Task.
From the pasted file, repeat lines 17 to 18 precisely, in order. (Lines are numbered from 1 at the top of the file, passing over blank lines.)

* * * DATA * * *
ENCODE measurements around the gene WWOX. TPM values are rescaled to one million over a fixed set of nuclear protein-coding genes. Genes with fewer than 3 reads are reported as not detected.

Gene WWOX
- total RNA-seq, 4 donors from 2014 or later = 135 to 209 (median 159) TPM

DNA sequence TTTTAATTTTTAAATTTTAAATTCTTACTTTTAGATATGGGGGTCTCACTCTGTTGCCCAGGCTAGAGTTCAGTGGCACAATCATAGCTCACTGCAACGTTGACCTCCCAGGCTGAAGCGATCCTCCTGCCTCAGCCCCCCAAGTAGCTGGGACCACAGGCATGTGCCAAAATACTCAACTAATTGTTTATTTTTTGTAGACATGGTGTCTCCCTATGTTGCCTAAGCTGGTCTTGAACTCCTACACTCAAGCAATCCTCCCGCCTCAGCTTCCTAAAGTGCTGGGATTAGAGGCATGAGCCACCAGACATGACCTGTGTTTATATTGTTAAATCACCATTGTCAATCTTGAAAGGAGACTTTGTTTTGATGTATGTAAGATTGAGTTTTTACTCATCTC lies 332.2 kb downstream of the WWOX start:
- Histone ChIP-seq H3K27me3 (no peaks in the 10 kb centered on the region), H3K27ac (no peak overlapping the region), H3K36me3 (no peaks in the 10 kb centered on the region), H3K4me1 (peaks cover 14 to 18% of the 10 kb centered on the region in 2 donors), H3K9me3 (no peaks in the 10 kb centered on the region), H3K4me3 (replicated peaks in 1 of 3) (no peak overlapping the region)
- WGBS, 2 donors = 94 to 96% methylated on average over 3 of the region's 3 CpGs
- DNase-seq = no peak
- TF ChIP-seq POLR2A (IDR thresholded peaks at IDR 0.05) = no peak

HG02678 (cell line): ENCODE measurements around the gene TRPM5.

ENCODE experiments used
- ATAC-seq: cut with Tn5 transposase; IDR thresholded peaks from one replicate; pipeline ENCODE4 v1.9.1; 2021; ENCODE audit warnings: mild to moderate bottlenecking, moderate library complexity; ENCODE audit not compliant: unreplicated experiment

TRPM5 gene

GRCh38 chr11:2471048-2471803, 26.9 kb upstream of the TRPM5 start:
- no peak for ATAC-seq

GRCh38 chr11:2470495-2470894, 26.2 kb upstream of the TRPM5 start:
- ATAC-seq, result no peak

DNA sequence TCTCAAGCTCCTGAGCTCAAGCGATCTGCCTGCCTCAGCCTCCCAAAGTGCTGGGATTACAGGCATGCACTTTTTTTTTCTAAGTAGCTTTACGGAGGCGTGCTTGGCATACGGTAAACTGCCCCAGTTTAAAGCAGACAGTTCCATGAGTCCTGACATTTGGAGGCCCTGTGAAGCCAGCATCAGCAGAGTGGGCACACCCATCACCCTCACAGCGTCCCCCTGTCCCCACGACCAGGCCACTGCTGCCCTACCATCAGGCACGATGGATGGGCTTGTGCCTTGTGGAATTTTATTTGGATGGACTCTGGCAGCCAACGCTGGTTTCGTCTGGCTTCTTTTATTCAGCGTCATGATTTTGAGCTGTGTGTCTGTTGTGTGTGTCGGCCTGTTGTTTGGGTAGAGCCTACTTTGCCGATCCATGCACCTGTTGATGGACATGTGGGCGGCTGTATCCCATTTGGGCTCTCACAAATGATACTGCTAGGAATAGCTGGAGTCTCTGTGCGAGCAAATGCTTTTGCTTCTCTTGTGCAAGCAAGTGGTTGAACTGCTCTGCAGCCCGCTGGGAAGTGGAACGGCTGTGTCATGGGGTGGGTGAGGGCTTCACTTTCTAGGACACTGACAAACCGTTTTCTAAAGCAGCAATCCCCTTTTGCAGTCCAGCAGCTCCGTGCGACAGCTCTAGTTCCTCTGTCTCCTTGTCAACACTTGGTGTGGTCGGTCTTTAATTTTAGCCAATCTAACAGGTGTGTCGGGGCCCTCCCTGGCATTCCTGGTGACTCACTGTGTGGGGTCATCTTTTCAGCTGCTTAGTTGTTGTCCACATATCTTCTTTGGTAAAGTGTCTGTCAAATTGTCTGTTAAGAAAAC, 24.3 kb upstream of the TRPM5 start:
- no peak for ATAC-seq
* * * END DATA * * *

DNA sequence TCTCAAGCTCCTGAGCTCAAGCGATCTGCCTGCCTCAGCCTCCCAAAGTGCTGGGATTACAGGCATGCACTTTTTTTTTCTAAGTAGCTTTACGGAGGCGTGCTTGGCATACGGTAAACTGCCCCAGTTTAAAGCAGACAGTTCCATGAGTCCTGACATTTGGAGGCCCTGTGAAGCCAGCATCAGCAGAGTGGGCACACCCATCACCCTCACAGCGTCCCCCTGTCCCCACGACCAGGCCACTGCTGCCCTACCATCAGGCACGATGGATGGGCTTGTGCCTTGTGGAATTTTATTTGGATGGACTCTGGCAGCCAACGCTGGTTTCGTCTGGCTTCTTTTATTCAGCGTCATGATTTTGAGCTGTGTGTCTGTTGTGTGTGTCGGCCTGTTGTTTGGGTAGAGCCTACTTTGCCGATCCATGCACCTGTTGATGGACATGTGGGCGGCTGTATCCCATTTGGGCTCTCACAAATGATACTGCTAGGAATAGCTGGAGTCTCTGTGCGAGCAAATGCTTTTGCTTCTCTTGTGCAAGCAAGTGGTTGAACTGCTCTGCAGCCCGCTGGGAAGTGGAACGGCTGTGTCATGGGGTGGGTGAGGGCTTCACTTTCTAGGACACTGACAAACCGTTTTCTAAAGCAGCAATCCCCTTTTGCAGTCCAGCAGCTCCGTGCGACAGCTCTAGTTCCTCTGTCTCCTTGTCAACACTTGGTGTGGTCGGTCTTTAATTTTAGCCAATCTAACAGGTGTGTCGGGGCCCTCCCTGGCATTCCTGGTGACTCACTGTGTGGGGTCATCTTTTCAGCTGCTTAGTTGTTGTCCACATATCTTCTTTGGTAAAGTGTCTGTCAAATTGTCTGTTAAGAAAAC, 24.3 kb upstream of the TRPM5 start:
- no peak for ATAC-seq